Hubspot defines net present value as, "the value of projected cash flows, discounted to the present." It's essentially a measure of how much a company stands to gain or lose based on an investment. Warren Buffet uses NPV himself when evaluating potential investment opportunities; FP&A teams suit the metric well, being future-focused and opportunistic.
Break-even analysis is a tool for FP&A teams to measure the performance of their budget and analyze the impact of any changes made. The break-even point – or "BEP" – is the Sales Volume at which Total Revenue equals Total Cost, meaning that no further losses or profits are incurred.
Earnings before interest and taxes (EBIT)
Your EBIT, as described by Investopedia, is a measure of the profits that you make before deducting any interest or taxes. EBIT is a highly, highly useful metric because it indicates how much value your operations are directly generating. It isolates the financial performance of your core business and can help you identify inefficiencies or areas for improvement.
Cost of goods sold (COGS) ratio
The cost of goods sold (COGS) measures the direct costs associated with producing a product or delivering a service, helping you gain insights into pricing decisions and overall margins.
It’s also useful in understanding how much cash you need to have on hand at any given time – since inventory must be purchased before it is sold, having the right amount of stock can make all the difference when trying to maximize profitability.
Operating cash flow margins
Operating cash flow margins calculate the amount of cash that’s generated by each dollar in sales. The metric is typically used to determine how well your operations turn sales into cash, and can help you identify areas of concern that may require more immediate attention.
Economic value added (EVA)
Have you ever needed to quantify the value of a company’s capital investments? You can with the economic value added (EVA) metric. It measures performance by subtracting the cost of capital from net operating profits and then dividing that number by total assets, giving you a picture of how well your business is creating shareholder value through its investments.
Revenue growth rate
To determine whether your company's financial health is on the right upward trajectory, you need to measure your revenue growth rate. It's a simple calculation of the increase in revenue year-over-year or quarter-over-quarter and can tell you how well the company is faring against its competition and other industry benchmarks.
Debt to equity (D/E) ratio
Can your company cover its debt? To what extent? The debt to equity (D/E) ratio can help you answer these questions by measuring the amount of debt a company has relative to its equity.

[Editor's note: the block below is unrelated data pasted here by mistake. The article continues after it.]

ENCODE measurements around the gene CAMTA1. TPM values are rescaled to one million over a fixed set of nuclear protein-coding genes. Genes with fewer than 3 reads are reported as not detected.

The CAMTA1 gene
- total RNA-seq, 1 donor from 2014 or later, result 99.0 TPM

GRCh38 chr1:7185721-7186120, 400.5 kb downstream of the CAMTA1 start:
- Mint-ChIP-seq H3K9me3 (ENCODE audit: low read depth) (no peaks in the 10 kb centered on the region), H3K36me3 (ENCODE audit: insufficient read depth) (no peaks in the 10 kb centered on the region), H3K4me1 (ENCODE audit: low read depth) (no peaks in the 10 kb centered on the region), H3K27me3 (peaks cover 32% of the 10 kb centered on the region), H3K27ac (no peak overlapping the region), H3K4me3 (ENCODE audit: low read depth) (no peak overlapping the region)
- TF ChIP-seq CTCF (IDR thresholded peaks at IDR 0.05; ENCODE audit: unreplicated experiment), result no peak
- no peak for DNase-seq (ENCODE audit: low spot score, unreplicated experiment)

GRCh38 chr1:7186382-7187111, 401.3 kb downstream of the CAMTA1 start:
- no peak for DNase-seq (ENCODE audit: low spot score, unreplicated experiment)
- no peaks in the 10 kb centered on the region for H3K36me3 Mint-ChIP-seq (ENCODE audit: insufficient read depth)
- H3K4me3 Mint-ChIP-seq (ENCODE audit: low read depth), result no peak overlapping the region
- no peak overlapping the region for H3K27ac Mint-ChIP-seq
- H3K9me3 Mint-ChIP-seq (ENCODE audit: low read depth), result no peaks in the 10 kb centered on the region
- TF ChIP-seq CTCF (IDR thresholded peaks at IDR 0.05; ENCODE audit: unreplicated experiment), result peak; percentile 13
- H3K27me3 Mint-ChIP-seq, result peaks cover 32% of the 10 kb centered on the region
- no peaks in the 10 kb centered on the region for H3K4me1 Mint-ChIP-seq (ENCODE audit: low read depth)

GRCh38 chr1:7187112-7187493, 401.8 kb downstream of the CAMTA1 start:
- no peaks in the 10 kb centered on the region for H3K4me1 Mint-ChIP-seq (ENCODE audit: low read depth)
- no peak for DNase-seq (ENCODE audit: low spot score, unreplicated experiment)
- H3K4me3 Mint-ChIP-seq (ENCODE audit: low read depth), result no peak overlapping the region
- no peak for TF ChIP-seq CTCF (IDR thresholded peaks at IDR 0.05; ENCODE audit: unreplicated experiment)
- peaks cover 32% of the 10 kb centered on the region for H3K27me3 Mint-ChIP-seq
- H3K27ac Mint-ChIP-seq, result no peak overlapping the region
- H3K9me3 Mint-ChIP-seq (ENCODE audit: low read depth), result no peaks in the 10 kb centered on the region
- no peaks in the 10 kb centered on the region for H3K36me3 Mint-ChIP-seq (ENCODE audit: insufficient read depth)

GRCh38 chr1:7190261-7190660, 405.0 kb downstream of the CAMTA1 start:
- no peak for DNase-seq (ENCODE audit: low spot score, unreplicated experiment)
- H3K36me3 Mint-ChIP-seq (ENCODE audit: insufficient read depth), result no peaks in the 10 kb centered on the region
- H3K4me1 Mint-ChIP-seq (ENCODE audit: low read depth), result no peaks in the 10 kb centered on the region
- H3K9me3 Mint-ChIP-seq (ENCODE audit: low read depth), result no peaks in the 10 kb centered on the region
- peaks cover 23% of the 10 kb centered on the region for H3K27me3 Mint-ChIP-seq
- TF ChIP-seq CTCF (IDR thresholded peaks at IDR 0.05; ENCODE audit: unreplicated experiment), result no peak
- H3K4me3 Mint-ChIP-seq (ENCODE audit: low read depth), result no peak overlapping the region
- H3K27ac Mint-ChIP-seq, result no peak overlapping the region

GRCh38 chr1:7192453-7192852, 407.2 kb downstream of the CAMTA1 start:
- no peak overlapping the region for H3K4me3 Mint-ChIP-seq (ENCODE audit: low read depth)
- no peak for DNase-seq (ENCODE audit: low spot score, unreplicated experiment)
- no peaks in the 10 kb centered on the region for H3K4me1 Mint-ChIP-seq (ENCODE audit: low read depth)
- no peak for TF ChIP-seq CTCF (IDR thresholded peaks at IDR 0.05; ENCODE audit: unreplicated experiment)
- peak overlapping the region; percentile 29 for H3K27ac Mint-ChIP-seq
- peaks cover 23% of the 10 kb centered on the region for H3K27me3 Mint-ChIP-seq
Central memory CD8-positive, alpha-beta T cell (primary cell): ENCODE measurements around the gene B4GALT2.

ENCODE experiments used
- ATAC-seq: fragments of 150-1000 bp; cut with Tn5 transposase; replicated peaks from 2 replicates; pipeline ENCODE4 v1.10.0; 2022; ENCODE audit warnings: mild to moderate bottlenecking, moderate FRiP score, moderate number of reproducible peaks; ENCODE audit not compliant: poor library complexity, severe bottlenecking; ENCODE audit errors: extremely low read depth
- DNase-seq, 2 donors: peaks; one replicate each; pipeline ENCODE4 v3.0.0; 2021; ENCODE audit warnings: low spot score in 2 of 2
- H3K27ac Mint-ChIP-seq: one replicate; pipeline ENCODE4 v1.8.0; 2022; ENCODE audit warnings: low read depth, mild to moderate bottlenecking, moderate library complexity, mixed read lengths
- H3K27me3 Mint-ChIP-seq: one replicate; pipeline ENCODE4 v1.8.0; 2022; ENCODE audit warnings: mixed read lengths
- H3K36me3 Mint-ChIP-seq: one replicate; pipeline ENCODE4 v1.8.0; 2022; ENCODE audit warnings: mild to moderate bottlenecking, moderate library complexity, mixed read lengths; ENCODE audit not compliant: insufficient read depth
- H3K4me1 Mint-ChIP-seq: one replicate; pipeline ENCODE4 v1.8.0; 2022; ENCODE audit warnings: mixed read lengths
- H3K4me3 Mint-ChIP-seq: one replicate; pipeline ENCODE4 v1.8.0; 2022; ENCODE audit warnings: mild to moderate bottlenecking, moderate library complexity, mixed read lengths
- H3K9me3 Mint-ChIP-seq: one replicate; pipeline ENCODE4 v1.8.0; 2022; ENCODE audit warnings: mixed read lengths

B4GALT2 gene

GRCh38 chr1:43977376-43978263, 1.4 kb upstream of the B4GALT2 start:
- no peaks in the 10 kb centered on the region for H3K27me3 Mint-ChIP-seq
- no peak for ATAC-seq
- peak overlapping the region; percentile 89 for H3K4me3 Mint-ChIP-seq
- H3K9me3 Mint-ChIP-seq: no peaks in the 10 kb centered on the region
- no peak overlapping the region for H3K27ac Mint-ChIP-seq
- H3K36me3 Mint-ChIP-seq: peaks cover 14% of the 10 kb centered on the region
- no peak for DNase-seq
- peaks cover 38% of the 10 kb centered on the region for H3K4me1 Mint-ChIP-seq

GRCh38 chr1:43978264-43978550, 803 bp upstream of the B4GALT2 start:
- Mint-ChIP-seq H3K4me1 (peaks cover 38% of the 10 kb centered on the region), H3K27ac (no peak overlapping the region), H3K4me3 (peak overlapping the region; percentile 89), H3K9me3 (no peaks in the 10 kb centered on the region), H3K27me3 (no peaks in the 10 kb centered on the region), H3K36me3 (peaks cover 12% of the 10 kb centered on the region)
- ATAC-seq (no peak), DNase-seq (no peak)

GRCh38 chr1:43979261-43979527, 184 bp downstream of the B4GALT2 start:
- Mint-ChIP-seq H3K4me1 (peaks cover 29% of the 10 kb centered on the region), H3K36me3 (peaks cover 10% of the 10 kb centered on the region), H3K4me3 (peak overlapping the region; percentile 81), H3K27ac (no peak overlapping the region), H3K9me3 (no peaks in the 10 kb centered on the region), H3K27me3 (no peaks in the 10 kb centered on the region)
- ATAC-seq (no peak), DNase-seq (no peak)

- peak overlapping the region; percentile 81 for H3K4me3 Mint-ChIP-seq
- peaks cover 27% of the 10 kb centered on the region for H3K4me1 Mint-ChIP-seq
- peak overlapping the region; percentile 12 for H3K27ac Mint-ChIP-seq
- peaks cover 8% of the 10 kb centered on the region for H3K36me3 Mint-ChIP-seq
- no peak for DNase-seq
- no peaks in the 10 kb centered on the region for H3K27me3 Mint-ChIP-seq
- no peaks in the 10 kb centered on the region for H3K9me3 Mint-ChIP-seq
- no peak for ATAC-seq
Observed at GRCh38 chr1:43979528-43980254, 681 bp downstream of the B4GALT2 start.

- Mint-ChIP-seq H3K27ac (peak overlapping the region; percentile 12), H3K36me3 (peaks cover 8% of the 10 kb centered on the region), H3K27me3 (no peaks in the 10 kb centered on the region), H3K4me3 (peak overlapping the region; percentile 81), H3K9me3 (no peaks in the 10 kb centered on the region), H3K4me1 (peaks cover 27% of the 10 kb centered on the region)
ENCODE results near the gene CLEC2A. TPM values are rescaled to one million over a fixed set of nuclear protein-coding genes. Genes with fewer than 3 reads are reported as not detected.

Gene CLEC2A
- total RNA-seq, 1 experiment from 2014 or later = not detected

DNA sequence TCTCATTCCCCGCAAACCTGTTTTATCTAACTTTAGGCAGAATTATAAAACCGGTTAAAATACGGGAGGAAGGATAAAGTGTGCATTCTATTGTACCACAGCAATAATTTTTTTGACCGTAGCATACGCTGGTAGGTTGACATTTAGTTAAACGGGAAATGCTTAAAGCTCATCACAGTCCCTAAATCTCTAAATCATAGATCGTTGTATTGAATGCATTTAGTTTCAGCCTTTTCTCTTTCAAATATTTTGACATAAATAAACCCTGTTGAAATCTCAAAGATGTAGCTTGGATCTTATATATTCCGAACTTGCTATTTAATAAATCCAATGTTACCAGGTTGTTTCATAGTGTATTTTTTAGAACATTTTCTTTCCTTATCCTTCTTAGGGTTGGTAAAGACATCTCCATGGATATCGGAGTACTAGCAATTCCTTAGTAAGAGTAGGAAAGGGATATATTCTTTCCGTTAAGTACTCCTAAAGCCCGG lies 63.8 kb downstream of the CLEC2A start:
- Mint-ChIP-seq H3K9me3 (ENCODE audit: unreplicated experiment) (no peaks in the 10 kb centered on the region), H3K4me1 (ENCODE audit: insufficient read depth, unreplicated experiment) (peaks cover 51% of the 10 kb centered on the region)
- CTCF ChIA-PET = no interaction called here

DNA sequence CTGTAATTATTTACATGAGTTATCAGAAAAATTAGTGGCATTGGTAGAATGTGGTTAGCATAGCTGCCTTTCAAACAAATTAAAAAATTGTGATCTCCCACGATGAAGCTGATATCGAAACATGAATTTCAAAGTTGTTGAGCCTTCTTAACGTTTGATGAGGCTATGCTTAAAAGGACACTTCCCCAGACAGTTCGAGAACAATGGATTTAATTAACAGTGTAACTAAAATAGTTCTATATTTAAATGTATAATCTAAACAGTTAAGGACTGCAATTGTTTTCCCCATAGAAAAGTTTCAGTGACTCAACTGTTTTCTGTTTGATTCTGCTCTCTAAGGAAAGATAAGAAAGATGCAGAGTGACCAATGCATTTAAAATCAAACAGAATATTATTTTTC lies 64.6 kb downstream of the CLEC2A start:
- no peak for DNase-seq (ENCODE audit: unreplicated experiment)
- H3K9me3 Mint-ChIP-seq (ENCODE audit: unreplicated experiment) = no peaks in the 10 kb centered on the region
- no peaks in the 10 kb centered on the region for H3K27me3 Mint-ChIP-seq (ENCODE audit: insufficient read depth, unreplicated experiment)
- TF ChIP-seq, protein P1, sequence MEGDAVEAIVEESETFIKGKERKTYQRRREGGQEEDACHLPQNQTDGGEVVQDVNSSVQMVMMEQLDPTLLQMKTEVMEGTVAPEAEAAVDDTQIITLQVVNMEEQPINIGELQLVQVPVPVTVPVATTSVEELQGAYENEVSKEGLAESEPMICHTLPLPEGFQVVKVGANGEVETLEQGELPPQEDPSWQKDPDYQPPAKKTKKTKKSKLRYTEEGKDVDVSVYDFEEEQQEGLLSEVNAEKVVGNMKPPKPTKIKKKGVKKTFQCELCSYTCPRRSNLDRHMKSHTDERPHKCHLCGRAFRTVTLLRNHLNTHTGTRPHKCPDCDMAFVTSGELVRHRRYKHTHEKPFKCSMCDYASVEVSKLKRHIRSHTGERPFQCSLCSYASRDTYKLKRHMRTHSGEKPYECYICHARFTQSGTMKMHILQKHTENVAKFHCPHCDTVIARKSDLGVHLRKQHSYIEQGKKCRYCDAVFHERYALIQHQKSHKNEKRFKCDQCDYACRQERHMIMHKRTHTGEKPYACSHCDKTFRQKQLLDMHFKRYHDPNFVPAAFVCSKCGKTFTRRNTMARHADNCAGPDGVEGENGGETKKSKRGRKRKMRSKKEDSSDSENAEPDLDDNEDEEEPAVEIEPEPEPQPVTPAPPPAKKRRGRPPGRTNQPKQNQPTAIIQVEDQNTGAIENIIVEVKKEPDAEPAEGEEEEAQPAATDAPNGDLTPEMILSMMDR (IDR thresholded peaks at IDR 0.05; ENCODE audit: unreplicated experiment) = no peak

A high D/E ratio indicates that a company is highly leveraged, while a low one suggests that it’s doing well in terms of debt repayment and cash flow management.
Average collection period (ACP)
A company’s cash flow depends largely on the amount of time it takes customers to settle accounts. The average collection period (ACP) helps you understand how long it takes customers to pay their invoices; from there, you can suggest a more efficient payment structure or explore other strategies to reduce the time it takes for customers to settle their accounts.
Gross profit margins
To determine how well your business is meeting its goals and objectives in terms of pricing strategies, production costs, and overall profitability, you need to measure your gross profit margins.
It’s a simple calculation of sales revenue minus cost of goods sold, which tells you the amount of money that is left over after accounting for expenses associated with production.
Operating expense ratio
The final KPI we'll discuss is the operating expense ratio, which measures the amount of money that a company spends to cover its operating costs. Most companies will want to keep this ratio as low as possible since it indicates how efficiently the company is using its resources.
Setting your KPIs means going through each of these metrics and determining which ones make the most sense for your financial performance. You'll then set specific goals and objectives around those KPIs, which will help you track progress and measure success.
Why it's important to track and improve financial KPIs
The way in which your FP&A team aligns with your organization and tracks financial KPIs can mean the difference between a good financial year and an exceptional one. It doesn't take long to set goals at the beginning of each year – but it takes effort and dedication to ensure that each KPI is being tracked and improved upon throughout the year.
The beauty of an FP&A team is that their efforts can completely transform not just the financial performance of a company, but its overall success. By tracking the right KPIs and setting attainable goals which are monitored, they can help ensure that a business is making decisions which will drive value and profitability.